Students take charge at Toronto pro-life conference

By 
  • May 14, 2010
Kelden FormosaTORONTO - May 11 marked the first Toronto Catholic District School Board collaboration with students to promote leadership on pro-life issues.

The TCDSB hosted it’s annual Respect for Life Week but turned its usual keynote address into a student leadership day which drew more than 70 students to learn about the issues and how to take action.


Grade 12 Bishop Allan Academy student Kelden Formosa said he hopes to see other teens discussing life issues in their schools, which is why he founded the board’s first Students for Life committee this year.

Formosa helped the TCDSB’s Respect for Life Week adult planning committee and Toronto Right to Life organize the conference with the support of about 10 other students

“We’re really starting up a worthwhile initiative,” Formosa said. “I’d really like to see us create a model similar to the Hamilton board.”

Formosa said he found his passion for life issues while spending the summer volunteering at Toronto Right to Life,

The Hamilton Catholic District School board has had a board-run Culture of Life committee for six years and funds initiatives for students on a regular basis, including an annual yearly rally in the diocese with international pro-life speakers. Hamilton’s high schools all have their own Culture of Life sub-committee.

“We don’t have anything like that in Toronto yet, but let’s hope God helps us,” said Mary  LaFramboise, a member of Toronto’s Respect for Life committee.

LaFramboise said the issues need to be discussed more prominently with students and it can be done in a positive way if Toronto follows in Hamilton’s footsteps.

Theresa Hartnett, a chair of the Culture of Life committee in Hamilton, was invited to give the Toronto conference’s keynote address. While her intent was to talk about the pro-life issues in general terms, touching on the issues of moral relativism and Catholic Church teaching, she wanted to drive home that life issues aren’t just about abortion or euthanasia.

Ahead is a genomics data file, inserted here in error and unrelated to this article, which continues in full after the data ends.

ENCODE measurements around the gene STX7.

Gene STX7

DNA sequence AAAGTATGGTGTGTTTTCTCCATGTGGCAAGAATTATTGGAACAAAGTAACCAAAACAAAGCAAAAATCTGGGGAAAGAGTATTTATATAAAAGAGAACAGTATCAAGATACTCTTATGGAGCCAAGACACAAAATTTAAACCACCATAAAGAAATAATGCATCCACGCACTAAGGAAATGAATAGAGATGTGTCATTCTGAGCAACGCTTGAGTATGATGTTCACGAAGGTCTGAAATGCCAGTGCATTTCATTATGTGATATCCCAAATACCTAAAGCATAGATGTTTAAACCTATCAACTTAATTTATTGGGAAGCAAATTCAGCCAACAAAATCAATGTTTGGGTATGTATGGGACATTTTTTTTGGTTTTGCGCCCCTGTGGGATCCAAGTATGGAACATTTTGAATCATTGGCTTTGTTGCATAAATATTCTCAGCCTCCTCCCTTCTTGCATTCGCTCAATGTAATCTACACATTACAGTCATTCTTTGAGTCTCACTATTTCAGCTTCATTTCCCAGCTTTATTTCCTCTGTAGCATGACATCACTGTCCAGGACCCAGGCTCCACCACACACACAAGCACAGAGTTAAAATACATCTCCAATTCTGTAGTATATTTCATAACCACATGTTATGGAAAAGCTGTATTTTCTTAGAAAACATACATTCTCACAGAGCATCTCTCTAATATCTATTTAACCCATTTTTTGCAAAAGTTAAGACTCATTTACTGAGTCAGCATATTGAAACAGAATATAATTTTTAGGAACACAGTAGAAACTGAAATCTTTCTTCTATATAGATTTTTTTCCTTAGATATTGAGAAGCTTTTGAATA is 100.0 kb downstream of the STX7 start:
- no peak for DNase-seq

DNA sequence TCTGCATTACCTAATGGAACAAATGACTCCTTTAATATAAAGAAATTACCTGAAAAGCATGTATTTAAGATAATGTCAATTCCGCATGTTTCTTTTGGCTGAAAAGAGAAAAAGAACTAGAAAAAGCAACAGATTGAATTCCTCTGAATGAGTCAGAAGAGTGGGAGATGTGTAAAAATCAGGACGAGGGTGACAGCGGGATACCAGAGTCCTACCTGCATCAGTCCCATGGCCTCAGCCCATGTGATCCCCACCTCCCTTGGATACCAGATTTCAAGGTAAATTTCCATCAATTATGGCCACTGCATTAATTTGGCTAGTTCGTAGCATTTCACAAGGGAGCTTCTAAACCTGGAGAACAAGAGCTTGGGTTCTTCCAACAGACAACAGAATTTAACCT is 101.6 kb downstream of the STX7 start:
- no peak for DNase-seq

“I want them to realize that being a Culture of Life group in their schools means making sure that we don’t negate the other issues that support life — so when we raise money for Haiti or Heart and Stroke that’s all really pro-life work. And what I think has happened in our schools is that we often forget that and we don’t make that relevant point to our students, so they don’t think about the fact when you say you’re pro-life you support life on a continuum.”

She cautioned students to work together on other social justice issues relevant to life as they spearhead new clubs and events to bring abortion to the forefront.

Hartnett later led a workshop that focused on the effects an abortion can have on women and Project Rachel, the Catholic Church’s healing ministry to those who have been involved in abortion.

Leigh McGrade, a Grade 11 student at Bishop Allen Academy who joined Formosa on the student planning committee, hopes to take on the presidency from him next year.

“Growing up in high school, you hear about abortion, the gossip comes around, and I always felt like there wasn’t enough knowledge, everything was so under the table and suspicious and people didn’t want to talk about it,” McGrade said.

“That’s why I got involved with the pro-life organization at the board and Toronto Right to Life, because young women in the (Toronto) Catholic board do need that guidance and they need that insight and a lot of them don’t get that.”

During the conference, students heard directly from Toronto Right to Life staff, the Sisters of Life of Toronto and Theresa Gilbert from the National Campus Life Network.

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